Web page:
Thursday, 5 November 2009

Would you put your money where your mouse is?

The Internet is a thing of wonder - we can make friends, learn stuff, do splendid bits of shopping, mildly spy on our exs, then express ourselves a little.
And it's powerful too.
Foolish posters lost their jobs and their loves by blabbing about stuff when they should have kept schtum.
Poor naive Gary Mckinnon didn't understand the consequences of what, to him, was no more than an intellectual exercise.
Shiny-haired PR types have cottoned on to the power of the blogosphere. The few that put their kitten heels in it by thinking they could patronise or bribe bloggers into giving their latest gizmo a plug got a mauling.
Yet now we're all muscling in on the act – flinging our .com weight around willy nilly.
But because it's so easy to leap on a virtual band wagon things are getting bent out of shape.
Before we all linked to the world through our screens, how much of a campaigner were you? Be honest - did you ever really get beyond tutting? OK, maybe you signed a petition if someone put it in front of you or you might have joined a march as a student on a sunny afternoon with your mates.
But now, look, blog pals - and remember however lovely they are you generally haven't met these people - urge you to join a clamour and ‘click, click off’ you go.
Take Philip Laing the 19 year old who peed on a war memorial while blind drunk and had the misfortune to get photographed in the act.
Now I'm not saying that what he did was right and that he shouldn't be punished, but keep it in proportion.
The baying in chatrooms means he will always be the boy who p1ssed on the heroes. Do you know there are loathsome individuals who think it's sport to relieve themselves on those huddling homeless scraps who live in our shop doorways? And if they get caught, sure, they'll serve their time, but then they'll be allowed to get on with the rest of their lives.
And what about Jan Moir - the Daily Mail columnist who suggested that Stephen Gately's death wasn't natural. There was a clicking campaign against her that was probably far in excess than the number of people who read the article in the first place. Grow up - she's paid to be provocative, it's her job. And it's not as if the Daily Mail is the champion of all things liberal. When was the last time you read something there in support of mums who go out to work?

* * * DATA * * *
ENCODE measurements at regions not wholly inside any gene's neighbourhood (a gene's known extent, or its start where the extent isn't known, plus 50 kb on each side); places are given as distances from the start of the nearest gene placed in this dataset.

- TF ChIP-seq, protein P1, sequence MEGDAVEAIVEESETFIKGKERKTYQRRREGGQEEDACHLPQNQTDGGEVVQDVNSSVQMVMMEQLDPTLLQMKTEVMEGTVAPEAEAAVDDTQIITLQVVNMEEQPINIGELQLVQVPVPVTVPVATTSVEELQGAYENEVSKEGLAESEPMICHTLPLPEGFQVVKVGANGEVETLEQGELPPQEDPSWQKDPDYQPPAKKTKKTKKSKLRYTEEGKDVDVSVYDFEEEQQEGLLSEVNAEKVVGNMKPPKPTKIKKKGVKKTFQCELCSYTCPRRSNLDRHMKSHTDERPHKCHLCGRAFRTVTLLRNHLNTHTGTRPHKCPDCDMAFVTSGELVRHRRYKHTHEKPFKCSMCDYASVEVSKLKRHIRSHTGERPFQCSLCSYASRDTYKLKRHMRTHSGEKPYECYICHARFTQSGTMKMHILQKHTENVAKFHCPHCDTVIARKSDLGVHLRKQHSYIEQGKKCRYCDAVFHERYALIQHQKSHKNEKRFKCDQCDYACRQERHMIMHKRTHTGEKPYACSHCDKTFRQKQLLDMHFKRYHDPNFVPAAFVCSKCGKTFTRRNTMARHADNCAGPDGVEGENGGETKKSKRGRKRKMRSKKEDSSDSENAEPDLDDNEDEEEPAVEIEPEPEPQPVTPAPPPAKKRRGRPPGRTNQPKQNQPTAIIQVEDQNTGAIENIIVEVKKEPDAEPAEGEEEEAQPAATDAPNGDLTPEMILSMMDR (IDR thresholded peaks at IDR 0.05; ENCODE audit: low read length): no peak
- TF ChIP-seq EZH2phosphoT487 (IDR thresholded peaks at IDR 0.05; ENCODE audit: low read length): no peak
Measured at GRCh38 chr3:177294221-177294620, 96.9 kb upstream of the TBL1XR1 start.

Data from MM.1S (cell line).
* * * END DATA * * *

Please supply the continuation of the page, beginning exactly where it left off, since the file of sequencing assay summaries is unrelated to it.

Stop and think before lobbing a virtual rock - are you just tagging along with the cool gang or do really believe? Would you put your money where your mouse is?

3 comments:

  1. I so agree with you. I would hate to have a life outside my house right now! (Half jesting.) I mean if I had been spotted doing half the stupid things I've done in my youth I probably would never have had a job. (Nothing more sinister than Singing in the Rain at Earls' Court tube, or trying to impersonate Marilyn Monroe in Gentlemen Prefer Blondes on the way home, but thank god there wasn't YouTube.)
    In the US at least, I think most of the sentences that are being given out these days are due to the public baying, which in turm depends on the talk show idiots who in turn are out to rally extreme political support.
    With our latest tragedy in the Texas US military base, my first instinct was to think that since the shooting was done by a military person "gone bad", there would be a lot of leniancy toward him, as opposed to perhaps, a homeless person who had just had enough. Now the Muslin connection is all over the news, it's being painted as quite a different picture (without a rush to judgement, you understand). I am sure he will be tried in the media first.

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  2. I cringe badly enough when I look at my teenage self in my mind's eye - imagine how it would be if the whole world saw!
    You're right about trial by media, although it's actually, sort of trial by internet that's the problem. In Britain we have a legal system that isn't based on what the victim wants but on a fairly set tariff that works around what was intended and what was actually done. We also have reasonably strict laws that cover what the mainstream media can and can't say about what someone has done, and these are stricter even in Scotland. What we haven't got is those controls over the Net. Anyone can publish anything they like without the restrictions that bind 'traditional' publishing. Interesting times ahead I think.

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